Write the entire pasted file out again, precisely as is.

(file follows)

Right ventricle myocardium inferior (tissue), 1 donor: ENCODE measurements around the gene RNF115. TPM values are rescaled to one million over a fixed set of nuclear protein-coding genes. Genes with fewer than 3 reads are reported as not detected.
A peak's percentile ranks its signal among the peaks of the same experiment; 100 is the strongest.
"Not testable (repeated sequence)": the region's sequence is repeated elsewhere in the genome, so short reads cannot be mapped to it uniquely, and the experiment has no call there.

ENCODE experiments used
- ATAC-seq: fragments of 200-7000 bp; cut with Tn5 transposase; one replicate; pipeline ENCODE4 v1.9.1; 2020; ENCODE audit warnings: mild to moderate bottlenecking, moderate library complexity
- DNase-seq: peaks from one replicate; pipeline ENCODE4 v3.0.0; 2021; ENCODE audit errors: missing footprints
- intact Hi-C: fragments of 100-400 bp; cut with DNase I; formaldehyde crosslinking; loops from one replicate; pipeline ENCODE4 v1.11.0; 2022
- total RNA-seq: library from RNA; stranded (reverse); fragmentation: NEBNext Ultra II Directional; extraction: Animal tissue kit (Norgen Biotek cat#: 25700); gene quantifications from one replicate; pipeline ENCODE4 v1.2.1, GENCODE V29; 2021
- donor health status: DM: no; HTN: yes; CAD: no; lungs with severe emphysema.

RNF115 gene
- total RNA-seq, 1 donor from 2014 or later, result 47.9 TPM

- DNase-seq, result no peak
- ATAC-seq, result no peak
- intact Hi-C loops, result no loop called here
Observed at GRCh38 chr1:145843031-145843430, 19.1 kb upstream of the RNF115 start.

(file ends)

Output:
Right ventricle myocardium inferior (tissue), 1 donor: ENCODE measurements around the gene RNF115. TPM values are rescaled to one million over a fixed set of nuclear protein-coding genes. Genes with fewer than 3 reads are reported as not detected.
A peak's percentile ranks its signal among the peaks of the same experiment; 100 is the strongest.
"Not testable (repeated sequence)": the region's sequence is repeated elsewhere in the genome, so short reads cannot be mapped to it uniquely, and the experiment has no call there.

ENCODE experiments used
- ATAC-seq: fragments of 200-7000 bp; cut with Tn5 transposase; one replicate; pipeline ENCODE4 v1.9.1; 2020; ENCODE audit warnings: mild to moderate bottlenecking, moderate library complexity
- DNase-seq: peaks from one replicate; pipeline ENCODE4 v3.0.0; 2021; ENCODE audit errors: missing footprints
- intact Hi-C: fragments of 100-400 bp; cut with DNase I; formaldehyde crosslinking; loops from one replicate; pipeline ENCODE4 v1.11.0; 2022
- total RNA-seq: library from RNA; stranded (reverse); fragmentation: NEBNext Ultra II Directional; extraction: Animal tissue kit (Norgen Biotek cat#: 25700); gene quantifications from one replicate; pipeline ENCODE4 v1.2.1, GENCODE V29; 2021
- donor health status: DM: no; HTN: yes; CAD: no; lungs with severe emphysema.

RNF115 gene
- total RNA-seq, 1 donor from 2014 or later, result 47.9 TPM

- DNase-seq, result no peak
- ATAC-seq, result no peak
- intact Hi-C loops, result no loop called here
Observed at GRCh38 chr1:145843031-145843430, 19.1 kb upstream of the RNF115 start.